With that done, I then quickly come up with a couple two or three important attributes for the NPC. Even semi-Major NPCs don't need ALL of their attributes done right away, so you can get away with some of the attributes for their major skills, and maybe the attributes associated with combat, and that'll cover your immediate needs. Later on, you can flesh him/her out, but at the start (and in a pinch), only 3 or 4 attributes are necessary to have numbers for. Same goes for skills (feats). What types does this NPC need for his/her job? Combat. Intelligence Gathering. Hacking. Running. Pick the major ones that you think you'll need right away and slap some numbers in that look like they'll accomplish what you need to make the NPC do his/her job the way you want. Remember, not every NPC is going to be excellent or highly skilled at everything. There can be some semi-major NPCs that pretty much suck at everything, but just happen to know key information...so they're important. Don't make all your NPCs competant. Ask yourself how many times you go to a store or someplace public and notice someone that you just have to shake your head at. The same applies for NPCs.
Finally, ask yourself, "Does this NPC have anything that's useful or can be used by me (the GM)?" What is this, you ask? A ship, a car, a weapon, a family, a job, lots of money, information, etc. This is something that you can use to either rope the players in or make the NPC helpful (or harmful) to the players. Not every NPC will have something, but most times they will, otherwise they would probably fall into your "generic" NPCs above. Semi-major NPCs will typically have something. Just make sure you don't make it overly powerful or what have you, so your players don't decide to bump off the NPC (or if you kill off the NPC) and use it for themselves.

So by the time you're done with a semi-major NPC, you'll have a name, a general guage of their helpfulness to the players, something that makes them different from the other NPCs, what the NPC is good at, what the important attributes are, what some of the NPCs skills are, and something that they have that can be used. That'll get you through any standard gaming that you do for the night (most times) and you can flesh out the NPC later on if you know that the NPC will be sticking around for future gaming.

I can generally make Variable NPCs in about the time it takes to think. You hop in the cab and see an alien with blue skin driving. He literally has eyes in the back of his head and the ID on the dash says "Klob". He blinks his back eyes at you and in a clicking voice says "Where-k too-k?" I immediately decide that he'll be a talkative, almost nosey cabbie (due to his ability to see a lot) and may help the players if asked the right question.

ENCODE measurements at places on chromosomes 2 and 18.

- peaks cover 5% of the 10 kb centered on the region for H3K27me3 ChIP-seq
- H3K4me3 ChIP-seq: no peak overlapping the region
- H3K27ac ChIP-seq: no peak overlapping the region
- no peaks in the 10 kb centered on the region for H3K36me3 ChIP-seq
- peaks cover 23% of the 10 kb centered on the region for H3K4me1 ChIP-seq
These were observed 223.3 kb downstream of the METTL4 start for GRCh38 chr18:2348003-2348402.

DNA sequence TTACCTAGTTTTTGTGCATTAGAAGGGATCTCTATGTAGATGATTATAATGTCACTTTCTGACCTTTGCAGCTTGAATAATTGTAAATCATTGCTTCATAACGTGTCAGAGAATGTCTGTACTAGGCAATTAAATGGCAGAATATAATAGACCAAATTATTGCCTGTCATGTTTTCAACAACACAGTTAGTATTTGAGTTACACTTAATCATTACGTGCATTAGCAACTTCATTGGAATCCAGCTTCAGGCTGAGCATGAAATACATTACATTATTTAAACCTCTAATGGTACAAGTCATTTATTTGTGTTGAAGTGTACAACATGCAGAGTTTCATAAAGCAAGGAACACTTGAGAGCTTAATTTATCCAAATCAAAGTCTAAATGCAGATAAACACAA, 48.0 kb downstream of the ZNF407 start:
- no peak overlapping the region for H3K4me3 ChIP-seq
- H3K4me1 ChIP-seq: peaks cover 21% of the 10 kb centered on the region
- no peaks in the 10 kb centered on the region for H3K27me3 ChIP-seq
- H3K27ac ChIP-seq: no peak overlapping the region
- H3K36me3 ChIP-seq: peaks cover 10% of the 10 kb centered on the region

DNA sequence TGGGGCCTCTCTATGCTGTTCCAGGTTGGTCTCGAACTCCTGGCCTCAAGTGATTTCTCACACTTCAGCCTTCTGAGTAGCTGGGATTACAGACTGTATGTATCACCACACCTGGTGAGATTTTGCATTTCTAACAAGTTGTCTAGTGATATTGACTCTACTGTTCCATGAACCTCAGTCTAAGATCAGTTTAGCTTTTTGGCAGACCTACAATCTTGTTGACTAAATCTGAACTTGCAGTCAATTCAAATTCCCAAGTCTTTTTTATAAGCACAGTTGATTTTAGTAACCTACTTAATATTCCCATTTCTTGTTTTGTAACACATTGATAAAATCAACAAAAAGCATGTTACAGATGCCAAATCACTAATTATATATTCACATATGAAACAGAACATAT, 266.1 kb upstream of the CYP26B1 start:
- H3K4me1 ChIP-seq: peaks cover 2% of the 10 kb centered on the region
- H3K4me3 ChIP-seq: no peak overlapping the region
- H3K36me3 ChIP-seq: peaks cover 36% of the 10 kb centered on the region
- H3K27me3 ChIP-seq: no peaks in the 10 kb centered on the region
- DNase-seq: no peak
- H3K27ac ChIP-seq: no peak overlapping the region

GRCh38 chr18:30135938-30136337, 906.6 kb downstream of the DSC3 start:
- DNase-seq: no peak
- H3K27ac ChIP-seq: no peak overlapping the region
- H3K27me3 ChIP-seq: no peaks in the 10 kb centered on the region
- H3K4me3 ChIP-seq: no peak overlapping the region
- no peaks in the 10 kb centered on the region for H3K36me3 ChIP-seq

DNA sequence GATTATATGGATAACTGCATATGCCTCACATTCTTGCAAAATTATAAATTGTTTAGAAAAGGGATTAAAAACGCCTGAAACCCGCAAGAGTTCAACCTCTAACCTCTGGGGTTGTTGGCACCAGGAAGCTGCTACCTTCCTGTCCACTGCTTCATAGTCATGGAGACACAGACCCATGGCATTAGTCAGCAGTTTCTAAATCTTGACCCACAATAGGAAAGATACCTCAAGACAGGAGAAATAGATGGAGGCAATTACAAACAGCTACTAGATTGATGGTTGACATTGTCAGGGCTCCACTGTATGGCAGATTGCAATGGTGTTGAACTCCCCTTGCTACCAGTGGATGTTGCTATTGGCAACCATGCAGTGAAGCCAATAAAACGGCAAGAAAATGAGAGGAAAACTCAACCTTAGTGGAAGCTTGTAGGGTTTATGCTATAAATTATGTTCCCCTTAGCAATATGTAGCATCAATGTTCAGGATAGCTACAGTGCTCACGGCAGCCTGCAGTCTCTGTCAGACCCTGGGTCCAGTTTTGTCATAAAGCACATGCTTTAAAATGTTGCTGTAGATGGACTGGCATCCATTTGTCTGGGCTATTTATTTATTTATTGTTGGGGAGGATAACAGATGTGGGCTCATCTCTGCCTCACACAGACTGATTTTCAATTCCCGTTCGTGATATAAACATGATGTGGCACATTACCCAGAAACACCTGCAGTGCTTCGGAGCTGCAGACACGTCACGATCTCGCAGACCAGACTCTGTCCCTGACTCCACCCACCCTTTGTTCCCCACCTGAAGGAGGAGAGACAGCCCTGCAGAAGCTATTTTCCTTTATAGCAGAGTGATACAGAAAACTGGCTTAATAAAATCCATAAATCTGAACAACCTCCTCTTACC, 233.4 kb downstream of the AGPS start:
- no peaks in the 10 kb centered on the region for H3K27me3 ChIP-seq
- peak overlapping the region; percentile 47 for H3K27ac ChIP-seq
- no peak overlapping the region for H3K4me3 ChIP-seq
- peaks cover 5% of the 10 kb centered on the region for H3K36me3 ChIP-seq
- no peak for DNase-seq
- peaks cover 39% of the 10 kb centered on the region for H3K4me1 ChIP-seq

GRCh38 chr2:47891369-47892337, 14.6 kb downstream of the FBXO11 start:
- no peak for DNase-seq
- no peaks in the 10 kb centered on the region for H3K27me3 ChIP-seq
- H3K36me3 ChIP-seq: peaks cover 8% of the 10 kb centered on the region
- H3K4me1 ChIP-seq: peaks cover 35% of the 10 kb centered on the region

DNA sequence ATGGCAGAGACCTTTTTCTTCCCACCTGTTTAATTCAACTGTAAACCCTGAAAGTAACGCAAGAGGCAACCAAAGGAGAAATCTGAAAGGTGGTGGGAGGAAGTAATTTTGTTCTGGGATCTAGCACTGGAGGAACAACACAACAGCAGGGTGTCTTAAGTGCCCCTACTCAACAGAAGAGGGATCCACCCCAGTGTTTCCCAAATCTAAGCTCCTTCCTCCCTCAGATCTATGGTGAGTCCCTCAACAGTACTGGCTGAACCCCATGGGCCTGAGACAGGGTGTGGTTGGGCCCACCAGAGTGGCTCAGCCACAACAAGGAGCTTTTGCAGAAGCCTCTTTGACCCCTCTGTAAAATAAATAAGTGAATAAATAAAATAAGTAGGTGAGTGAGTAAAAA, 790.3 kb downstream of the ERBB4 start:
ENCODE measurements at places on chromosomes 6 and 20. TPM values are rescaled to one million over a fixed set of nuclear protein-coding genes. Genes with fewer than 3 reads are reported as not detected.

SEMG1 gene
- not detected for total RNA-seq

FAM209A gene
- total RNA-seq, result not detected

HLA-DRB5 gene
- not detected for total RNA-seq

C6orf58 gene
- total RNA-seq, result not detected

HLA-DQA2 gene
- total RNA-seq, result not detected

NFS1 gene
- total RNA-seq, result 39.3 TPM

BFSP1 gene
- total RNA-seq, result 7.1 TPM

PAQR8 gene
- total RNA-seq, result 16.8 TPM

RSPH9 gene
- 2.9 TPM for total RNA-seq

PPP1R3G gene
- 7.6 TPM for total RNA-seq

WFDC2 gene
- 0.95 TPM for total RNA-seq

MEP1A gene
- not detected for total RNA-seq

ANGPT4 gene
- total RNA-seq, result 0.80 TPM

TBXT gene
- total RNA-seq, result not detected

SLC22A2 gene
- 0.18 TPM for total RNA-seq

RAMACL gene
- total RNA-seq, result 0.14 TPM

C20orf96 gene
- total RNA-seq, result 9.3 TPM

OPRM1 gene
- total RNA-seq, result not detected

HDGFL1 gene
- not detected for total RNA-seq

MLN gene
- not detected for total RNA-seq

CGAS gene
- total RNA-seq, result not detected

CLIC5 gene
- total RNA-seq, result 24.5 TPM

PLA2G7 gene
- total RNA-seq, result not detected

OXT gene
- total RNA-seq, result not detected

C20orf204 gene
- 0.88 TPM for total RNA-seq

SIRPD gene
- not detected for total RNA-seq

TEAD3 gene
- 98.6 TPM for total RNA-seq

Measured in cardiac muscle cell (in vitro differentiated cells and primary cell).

Simple.

Semi-major NPCs I make while moving the game along. In the case of the cabbie, I may decide that he secretly works for a crime lord and smuggles illegals. Conveniently enough, one of his pick-ups is coming up, so he'll take a quick "stop" to pick up a package and when he's got it, the police will decide to bust him (unlucky enough for the players). I give him outstanding ability to notice things, good driving skills, maybe some blaster, but not much, and running. If I give him blaster, I may provide him with a small, concealable holdout blaster for his "item"...and, of course, the package and taxi cab.

So that's how I do it. Hopefully this will help you out. Sorry it went on so long.

dgswensen
23 August 2002, 05:08 PM
Thanks for the plug, Grimace :) By the way, the random names website is here: http://www.dimfuture.net/starwars/random/

Incidentally, reading over this thread, I got another brainstorm -- would people get any use out of a "random NPC" generator that would generate appearance, features, and base personality on the fly?

It would basically use a lot of the same programming conventions as the SWRNG I have put together now. I know such things exist elsewhere, but again, I don't know if there are many geared towards Star Wars.

Thoughts?

(P.S.: NOT trying to hijack the thread here, just wondering as an aside.)

NilAdmirari
24 August 2002, 09:48 PM
Grimace...as far as a response goes you went above and beyond what I had expected to hear about. Thanks alot, it should help out quite a bit.

In response to the random character gen...descriptive character gen...that'd be pretty interesting. Possibly have categories like Clothing, Smell, Species, Personality, Mental Capacity...etc etc etc. Sounds like it could be a handy tool.

GreatHornedDragon
8 September 2002, 05:48 PM
I tend to write up a variety of descriptions, malleable characters and personalities that can be drawn on at any time. Just keep them in a folder or something for easy reference during the game.

The website that dgswensen has created is excellent, its something I was planning to do some months back but never had the time to get it finished. I'm glad to see I wasn't the only one with the idea, good job mate! And yes, a random personality/description/etc generator would be good.